What is the rating of the average sub-station? What's the current loading capacity of the cables running down the average street? How many fast charging cars can be coped with at once.

        The labs I used to work in needed 5 substations in the building and we needed 11KV lines running around the galleries.

        1. Killing Time

          Re: Sod phones

          'What is the rating of the average sub-station? What's the current loading capacity of the cables running down the average street? How many fast charging cars can be coped with at once'

          Any answers you get would be meaningless because you can't define average in this context. The reality will be that the charging stations will probably negotiate their loading at any one time based on tariff, energy source and local loading. If the local power transformer is overloading the first indication is the voltage drops off. Some simple electronics will detect that and the smarts will do the rest. To think you will get first dibs on the available power because you were plugged in first is a little naive.

      2. mosw

        Re: Sod phones

        "... else the neighbourhood is going to experience a momentary brownout ..."

        I understand that a few Tesla drivers have also experienced momentary brown-outs while using autopilot.

  5. onefang Silver badge
    Joke

    So instead of bursting into flames, Samsung batteries will crumble to dust?

  6. Anonymous Coward
    Anonymous Coward

    Still not what customers really want

    Faster charging is a good thing - but equally it is a marginal gain for most people. The one thing that most of us want is longer battery life. If I had a phone that took a day to charge and lasted two weeks, I'd take that in preference to a phone that lasted a day and charged in two minutes (which is where we seem to be heading).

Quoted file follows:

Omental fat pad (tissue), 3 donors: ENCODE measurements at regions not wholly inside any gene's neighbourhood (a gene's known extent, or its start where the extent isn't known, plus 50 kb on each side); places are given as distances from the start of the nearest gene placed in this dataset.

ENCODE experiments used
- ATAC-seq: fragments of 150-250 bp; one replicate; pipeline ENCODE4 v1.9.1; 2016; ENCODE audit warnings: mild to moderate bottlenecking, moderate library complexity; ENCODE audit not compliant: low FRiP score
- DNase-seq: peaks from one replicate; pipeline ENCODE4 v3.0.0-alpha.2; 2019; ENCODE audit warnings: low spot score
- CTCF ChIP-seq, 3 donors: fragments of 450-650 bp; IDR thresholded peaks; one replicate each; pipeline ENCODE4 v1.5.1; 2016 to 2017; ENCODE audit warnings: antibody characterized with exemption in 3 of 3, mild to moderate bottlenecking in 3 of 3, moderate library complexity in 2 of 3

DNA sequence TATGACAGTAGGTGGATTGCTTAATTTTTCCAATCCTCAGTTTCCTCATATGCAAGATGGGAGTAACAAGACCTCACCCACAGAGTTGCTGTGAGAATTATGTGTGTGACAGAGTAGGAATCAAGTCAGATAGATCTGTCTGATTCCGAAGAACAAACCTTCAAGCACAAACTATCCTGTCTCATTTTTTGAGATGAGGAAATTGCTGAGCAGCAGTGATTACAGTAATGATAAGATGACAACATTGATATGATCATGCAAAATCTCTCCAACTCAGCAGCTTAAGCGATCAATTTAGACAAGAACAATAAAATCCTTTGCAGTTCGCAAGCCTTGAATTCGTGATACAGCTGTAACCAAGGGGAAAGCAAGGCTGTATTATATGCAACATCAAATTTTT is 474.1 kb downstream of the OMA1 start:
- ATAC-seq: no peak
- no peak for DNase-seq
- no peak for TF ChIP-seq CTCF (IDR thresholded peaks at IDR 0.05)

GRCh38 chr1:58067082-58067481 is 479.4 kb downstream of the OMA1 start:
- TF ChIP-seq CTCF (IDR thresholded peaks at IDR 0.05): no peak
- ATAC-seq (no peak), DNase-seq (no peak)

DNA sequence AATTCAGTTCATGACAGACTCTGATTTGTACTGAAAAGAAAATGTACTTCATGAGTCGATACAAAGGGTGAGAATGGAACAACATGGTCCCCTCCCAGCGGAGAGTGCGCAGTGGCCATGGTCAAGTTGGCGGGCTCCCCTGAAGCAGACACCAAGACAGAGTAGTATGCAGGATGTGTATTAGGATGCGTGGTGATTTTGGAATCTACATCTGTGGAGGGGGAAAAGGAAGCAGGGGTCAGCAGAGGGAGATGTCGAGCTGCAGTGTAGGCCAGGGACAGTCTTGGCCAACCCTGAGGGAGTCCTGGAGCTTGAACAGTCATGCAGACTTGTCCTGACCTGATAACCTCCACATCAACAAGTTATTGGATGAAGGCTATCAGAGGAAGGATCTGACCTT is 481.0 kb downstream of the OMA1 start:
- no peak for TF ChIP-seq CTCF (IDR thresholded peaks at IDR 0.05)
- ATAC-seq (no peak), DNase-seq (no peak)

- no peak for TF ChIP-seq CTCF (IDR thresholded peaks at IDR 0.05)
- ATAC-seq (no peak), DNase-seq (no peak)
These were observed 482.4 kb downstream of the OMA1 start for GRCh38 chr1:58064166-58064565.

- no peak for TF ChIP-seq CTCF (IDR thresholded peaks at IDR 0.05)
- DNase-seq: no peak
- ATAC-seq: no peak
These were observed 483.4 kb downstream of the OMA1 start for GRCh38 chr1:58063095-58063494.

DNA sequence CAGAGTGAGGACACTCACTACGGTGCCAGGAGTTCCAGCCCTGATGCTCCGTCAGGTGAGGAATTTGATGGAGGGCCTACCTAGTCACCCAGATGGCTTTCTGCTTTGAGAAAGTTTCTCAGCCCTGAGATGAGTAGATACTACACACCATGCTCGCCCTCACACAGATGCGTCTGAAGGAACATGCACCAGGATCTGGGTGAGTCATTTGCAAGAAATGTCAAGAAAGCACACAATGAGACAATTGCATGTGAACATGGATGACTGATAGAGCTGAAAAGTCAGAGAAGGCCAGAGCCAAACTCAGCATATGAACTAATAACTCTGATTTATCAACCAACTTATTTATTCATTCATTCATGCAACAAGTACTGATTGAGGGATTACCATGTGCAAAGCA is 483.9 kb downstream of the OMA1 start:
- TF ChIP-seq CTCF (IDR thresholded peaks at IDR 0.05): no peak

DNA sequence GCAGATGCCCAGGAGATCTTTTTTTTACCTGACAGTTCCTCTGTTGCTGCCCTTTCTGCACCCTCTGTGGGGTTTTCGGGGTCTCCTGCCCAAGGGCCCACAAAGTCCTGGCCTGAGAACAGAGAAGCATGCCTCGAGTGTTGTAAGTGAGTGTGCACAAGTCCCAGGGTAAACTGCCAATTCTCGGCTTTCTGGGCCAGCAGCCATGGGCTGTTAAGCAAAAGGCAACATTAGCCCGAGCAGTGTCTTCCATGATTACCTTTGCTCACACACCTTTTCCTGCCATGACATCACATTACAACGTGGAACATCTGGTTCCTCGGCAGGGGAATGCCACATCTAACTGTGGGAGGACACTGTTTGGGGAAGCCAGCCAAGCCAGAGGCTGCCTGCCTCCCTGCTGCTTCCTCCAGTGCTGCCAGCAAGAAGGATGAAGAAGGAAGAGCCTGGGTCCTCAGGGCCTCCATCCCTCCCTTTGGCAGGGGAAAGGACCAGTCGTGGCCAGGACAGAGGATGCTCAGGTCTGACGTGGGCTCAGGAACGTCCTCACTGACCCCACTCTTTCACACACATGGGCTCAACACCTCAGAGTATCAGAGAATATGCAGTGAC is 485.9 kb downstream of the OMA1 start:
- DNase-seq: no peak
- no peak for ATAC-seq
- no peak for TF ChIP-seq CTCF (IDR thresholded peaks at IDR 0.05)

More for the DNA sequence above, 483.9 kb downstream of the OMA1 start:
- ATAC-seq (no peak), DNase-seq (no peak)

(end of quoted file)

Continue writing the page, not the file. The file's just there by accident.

1. jmch Silver badge
      Happy

      Re: Still not what customers really want

      "Still not what customers really want"

      "I'd take that in preference to... "

      Based on sales of phones in the last few years, what customers really want is quite different from what you prefer!

      Joking apart, if you want a phone to last 2 weeks on a charge, most dumbphones can do that if you're not chatting away all day, and even smartphones in ultra-power-saving mode (ie mostly acting as a dumbphone) can last around a week or so. Manufacturers have also been pushing thinner/lighter to the detriment of battery capacity, and savings made by lower-power-consuming chips are eaten up by the tons of apps that insist on running in the background.

      Clear out the app cruft, allow a larger, heavier and slightly thicker phone, move to ultra-low-power 7nm chips, and maybe add an e-ink secondary screen for reading text* and maybe you could double or triple the current 1-2 day life to a bit less than a week, still quite a bit short of your target. Batteries are limited by energy density and there's only so much juice you can squeeze into a handheld-sized pack, and for most users it's clear that power-use trumps battery life considerations as long as they can get a day of full-whack mobile-ing.

      And given how ubiquitous power points and compatible chargers are, I rather understand that.

      * by the way whatever happened to that Russian dual-screen full colour + e-ink phone? I haven't seen any other manufacturer copy that so I guess it was a bust?

      1. Anonymous Coward
        Anonymous Coward

        Re: Still not what customers really want

        Clear out the app cruft, allow a larger, heavier and slightly thicker phone, move to ultra-low-power 7nm chips, and maybe add an e-ink secondary screen for reading text* and maybe you could double or triple the current 1-2 day life to a bit less than a week

        Well, I was speaking generically. I'm actually a very light phone user, I have a Xiaomi Redmi Note 4X with a 4,100 mAh battery, and it gives me about four to five days use unless used as a satnav or similar continuous use.

        I'd agree that SALES suggest I'm wrong, but I'd challenge that in the UK it is difficult to buy a phone with a decent sized battery - unless you turn to the grey market. Lots of people think that's risky, despite the poor support that the official imports usually have. Even the better mid-rangers typically only offer 3,000 mAh, many are still touting miserable 2,200 mAh units.

      2. Alan Brown Silver badge

        Re: Still not what customers really want

        "Manufacturers have also been pushing thinner/lighter to the detriment of battery capacity,"